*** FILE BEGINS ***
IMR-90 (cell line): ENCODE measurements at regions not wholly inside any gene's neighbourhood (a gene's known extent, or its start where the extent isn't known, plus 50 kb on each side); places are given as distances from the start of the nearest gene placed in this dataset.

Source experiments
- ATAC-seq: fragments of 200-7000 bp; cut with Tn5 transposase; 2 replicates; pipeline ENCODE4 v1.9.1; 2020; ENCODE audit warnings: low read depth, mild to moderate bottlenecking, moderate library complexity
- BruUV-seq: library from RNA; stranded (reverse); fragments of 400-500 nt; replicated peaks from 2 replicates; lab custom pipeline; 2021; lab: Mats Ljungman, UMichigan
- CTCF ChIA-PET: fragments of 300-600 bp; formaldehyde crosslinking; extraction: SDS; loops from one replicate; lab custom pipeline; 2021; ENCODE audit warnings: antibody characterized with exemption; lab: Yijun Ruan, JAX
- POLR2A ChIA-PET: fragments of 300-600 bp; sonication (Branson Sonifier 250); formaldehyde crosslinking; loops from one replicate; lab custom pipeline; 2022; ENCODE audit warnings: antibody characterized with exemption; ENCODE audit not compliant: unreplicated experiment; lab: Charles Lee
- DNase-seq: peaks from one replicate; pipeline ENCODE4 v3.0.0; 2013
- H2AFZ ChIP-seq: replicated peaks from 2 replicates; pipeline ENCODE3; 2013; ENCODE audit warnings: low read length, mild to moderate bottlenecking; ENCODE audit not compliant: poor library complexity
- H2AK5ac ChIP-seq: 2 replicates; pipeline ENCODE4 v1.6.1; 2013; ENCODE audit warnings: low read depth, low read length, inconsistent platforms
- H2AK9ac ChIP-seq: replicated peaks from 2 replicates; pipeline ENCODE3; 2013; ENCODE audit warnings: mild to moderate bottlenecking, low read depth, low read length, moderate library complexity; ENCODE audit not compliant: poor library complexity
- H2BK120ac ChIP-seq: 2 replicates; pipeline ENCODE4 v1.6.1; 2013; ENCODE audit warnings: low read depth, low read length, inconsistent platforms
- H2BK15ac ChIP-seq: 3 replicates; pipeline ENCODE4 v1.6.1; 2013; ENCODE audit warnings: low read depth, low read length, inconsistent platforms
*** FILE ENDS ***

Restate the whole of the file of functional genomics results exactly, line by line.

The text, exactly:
IMR-90 (cell line): ENCODE measurements at regions not wholly inside any gene's neighbourhood (a gene's known extent, or its start where the extent isn't known, plus 50 kb on each side); places are given as distances from the start of the nearest gene placed in this dataset.

Source experiments
- ATAC-seq: fragments of 200-7000 bp; cut with Tn5 transposase; 2 replicates; pipeline ENCODE4 v1.9.1; 2020; ENCODE audit warnings: low read depth, mild to moderate bottlenecking, moderate library complexity
- BruUV-seq: library from RNA; stranded (reverse); fragments of 400-500 nt; replicated peaks from 2 replicates; lab custom pipeline; 2021; lab: Mats Ljungman, UMichigan
- CTCF ChIA-PET: fragments of 300-600 bp; formaldehyde crosslinking; extraction: SDS; loops from one replicate; lab custom pipeline; 2021; ENCODE audit warnings: antibody characterized with exemption; lab: Yijun Ruan, JAX
- POLR2A ChIA-PET: fragments of 300-600 bp; sonication (Branson Sonifier 250); formaldehyde crosslinking; loops from one replicate; lab custom pipeline; 2022; ENCODE audit warnings: antibody characterized with exemption; ENCODE audit not compliant: unreplicated experiment; lab: Charles Lee
- DNase-seq: peaks from one replicate; pipeline ENCODE4 v3.0.0; 2013
- H2AFZ ChIP-seq: replicated peaks from 2 replicates; pipeline ENCODE3; 2013; ENCODE audit warnings: low read length, mild to moderate bottlenecking; ENCODE audit not compliant: poor library complexity
- H2AK5ac ChIP-seq: 2 replicates; pipeline ENCODE4 v1.6.1; 2013; ENCODE audit warnings: low read depth, low read length, inconsistent platforms
- H2AK9ac ChIP-seq: replicated peaks from 2 replicates; pipeline ENCODE3; 2013; ENCODE audit warnings: mild to moderate bottlenecking, low read depth, low read length, moderate library complexity; ENCODE audit not compliant: poor library complexity
- H2BK120ac ChIP-seq: 2 replicates; pipeline ENCODE4 v1.6.1; 2013; ENCODE audit warnings: low read depth, low read length, inconsistent platforms
- H2BK15ac ChIP-seq: 3 replicates; pipeline ENCODE4 v1.6.1; 2013; ENCODE audit warnings: low read depth, low read length, inconsistent platforms